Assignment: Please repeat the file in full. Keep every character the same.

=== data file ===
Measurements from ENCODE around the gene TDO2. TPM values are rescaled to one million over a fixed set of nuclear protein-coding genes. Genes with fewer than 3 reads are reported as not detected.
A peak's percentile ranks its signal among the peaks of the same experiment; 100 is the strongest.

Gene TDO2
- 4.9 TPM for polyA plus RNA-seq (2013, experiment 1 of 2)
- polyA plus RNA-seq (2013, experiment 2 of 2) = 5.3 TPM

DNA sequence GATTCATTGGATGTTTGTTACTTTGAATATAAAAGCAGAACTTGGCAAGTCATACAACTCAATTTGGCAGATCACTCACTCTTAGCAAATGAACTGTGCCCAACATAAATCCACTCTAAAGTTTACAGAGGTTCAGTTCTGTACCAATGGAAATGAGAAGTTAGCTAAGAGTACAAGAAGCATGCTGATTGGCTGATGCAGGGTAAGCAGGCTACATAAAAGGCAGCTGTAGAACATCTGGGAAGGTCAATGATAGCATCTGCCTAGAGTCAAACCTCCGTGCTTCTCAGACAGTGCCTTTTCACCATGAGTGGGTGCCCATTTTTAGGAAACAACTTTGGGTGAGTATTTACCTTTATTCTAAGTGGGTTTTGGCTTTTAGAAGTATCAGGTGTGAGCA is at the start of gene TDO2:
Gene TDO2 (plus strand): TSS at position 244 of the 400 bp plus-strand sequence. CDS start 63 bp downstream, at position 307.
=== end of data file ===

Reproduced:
Measurements from ENCODE around the gene TDO2. TPM values are rescaled to one million over a fixed set of nuclear protein-coding genes. Genes with fewer than 3 reads are reported as not detected.
A peak's percentile ranks its signal among the peaks of the same experiment; 100 is the strongest.

Gene TDO2
- 4.9 TPM for polyA plus RNA-seq (2013, experiment 1 of 2)
- polyA plus RNA-seq (2013, experiment 2 of 2) = 5.3 TPM

DNA sequence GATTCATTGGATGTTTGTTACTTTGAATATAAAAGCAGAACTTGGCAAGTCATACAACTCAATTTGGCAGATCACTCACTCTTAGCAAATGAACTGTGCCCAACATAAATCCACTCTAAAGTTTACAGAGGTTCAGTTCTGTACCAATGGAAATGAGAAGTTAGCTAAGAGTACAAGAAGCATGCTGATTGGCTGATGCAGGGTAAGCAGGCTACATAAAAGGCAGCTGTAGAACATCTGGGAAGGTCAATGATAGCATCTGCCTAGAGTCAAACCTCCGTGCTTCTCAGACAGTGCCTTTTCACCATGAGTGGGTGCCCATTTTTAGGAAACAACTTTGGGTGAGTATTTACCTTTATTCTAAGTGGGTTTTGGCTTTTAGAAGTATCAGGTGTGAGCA is at the start of gene TDO2:
Gene TDO2 (plus strand): TSS at position 244 of the 400 bp plus-strand sequence. CDS start 63 bp downstream, at position 307.